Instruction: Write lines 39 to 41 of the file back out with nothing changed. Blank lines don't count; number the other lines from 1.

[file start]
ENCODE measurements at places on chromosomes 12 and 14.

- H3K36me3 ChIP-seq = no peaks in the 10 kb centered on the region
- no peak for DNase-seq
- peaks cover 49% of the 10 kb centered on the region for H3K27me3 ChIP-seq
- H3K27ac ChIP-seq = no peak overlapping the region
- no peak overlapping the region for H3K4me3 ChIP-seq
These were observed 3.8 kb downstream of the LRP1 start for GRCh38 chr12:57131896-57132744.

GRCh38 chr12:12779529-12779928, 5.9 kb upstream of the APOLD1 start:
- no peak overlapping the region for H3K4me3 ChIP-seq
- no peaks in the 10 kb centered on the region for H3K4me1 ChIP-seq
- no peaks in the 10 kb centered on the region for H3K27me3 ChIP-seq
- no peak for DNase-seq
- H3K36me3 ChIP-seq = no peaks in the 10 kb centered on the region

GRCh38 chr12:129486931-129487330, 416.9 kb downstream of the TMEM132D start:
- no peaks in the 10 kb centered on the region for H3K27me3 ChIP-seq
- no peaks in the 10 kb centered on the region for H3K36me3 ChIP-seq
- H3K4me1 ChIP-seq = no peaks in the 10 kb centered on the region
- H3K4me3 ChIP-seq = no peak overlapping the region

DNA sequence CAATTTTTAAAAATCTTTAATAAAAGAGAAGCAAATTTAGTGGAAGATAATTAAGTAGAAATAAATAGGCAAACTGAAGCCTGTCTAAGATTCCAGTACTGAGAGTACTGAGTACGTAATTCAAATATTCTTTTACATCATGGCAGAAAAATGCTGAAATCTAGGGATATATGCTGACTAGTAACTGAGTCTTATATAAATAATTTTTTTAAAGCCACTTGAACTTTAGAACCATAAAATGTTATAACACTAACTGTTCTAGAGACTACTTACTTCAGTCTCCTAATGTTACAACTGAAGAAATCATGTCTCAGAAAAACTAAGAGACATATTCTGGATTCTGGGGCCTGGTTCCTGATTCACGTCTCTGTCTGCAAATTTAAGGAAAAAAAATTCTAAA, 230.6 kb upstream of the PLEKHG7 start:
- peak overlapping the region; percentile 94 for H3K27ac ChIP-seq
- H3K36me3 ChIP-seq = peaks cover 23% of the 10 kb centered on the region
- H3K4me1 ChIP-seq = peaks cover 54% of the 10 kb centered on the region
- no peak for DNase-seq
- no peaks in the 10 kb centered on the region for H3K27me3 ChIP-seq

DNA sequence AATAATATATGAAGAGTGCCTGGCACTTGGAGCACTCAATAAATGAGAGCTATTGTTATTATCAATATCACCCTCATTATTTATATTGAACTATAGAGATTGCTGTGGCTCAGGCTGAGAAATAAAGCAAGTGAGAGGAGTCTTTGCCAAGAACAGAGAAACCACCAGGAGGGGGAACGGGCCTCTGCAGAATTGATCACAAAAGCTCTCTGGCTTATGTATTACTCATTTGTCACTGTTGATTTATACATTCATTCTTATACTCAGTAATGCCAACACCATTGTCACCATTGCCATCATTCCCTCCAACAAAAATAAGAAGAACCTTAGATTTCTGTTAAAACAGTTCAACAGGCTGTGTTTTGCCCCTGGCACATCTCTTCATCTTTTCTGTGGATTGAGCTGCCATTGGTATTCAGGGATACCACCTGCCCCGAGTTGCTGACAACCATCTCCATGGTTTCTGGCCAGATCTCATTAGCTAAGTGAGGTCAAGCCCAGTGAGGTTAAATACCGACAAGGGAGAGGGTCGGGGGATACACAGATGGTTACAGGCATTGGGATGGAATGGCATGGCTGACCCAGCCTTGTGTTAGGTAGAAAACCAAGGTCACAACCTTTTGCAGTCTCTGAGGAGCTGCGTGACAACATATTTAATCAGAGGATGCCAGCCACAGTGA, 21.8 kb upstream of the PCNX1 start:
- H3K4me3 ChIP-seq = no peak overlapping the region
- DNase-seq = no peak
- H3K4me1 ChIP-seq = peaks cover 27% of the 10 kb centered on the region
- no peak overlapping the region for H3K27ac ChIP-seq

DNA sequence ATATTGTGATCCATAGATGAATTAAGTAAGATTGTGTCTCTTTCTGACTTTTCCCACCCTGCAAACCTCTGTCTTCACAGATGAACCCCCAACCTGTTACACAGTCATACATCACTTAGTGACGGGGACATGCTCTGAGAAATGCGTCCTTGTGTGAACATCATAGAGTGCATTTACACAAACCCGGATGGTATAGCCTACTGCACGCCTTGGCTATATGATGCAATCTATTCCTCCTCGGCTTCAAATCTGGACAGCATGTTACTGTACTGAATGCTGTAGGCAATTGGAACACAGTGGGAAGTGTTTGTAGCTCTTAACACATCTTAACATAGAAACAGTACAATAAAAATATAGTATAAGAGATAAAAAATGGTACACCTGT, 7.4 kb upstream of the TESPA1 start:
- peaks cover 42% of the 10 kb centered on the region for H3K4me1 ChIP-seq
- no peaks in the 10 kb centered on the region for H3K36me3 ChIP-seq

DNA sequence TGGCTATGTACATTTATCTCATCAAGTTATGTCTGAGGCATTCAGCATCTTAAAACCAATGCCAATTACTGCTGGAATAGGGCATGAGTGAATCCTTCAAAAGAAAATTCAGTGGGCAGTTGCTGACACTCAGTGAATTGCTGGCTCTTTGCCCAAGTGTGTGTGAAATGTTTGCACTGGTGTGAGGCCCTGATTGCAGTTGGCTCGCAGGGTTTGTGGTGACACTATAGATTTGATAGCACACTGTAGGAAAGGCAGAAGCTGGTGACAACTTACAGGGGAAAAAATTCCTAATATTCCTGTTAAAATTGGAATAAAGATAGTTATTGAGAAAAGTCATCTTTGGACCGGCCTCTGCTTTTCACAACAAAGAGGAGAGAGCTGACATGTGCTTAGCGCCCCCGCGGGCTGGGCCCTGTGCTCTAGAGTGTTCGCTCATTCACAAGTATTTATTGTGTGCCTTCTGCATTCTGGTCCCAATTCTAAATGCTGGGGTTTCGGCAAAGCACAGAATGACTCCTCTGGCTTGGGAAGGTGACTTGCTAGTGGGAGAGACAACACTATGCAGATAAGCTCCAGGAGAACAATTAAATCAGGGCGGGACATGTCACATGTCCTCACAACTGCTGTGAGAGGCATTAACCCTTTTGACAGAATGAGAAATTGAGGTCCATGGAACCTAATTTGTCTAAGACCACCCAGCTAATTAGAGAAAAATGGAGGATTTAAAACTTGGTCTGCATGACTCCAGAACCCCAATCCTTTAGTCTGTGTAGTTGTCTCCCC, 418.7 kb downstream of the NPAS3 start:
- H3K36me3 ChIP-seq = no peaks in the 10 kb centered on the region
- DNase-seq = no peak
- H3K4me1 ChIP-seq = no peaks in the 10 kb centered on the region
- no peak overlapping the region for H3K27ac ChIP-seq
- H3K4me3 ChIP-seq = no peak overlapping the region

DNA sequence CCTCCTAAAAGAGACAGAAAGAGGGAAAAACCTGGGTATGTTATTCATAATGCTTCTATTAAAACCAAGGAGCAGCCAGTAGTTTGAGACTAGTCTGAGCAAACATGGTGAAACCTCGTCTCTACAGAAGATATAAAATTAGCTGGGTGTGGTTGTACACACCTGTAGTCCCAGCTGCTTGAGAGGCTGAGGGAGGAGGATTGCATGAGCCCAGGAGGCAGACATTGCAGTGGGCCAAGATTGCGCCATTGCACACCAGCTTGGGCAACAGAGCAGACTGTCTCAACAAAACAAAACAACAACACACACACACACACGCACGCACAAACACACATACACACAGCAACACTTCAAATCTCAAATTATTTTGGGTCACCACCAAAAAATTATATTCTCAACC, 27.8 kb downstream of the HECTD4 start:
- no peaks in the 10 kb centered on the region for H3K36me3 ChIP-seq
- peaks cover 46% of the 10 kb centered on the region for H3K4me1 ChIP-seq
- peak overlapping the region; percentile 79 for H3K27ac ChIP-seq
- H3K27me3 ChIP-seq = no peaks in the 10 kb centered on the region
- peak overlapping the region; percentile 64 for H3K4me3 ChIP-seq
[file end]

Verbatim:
DNA sequence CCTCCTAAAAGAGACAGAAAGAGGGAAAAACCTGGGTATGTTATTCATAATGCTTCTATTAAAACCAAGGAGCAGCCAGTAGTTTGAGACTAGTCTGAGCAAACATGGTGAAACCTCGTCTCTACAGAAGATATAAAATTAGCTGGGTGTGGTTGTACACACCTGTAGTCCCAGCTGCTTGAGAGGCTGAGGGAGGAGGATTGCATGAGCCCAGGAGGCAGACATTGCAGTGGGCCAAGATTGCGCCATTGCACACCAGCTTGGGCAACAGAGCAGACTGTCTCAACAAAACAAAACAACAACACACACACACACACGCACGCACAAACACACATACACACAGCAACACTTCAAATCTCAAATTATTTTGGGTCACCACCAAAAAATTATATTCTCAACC, 27.8 kb downstream of the HECTD4 start:
- no peaks in the 10 kb centered on the region for H3K36me3 ChIP-seq
- peaks cover 46% of the 10 kb centered on the region for H3K4me1 ChIP-seq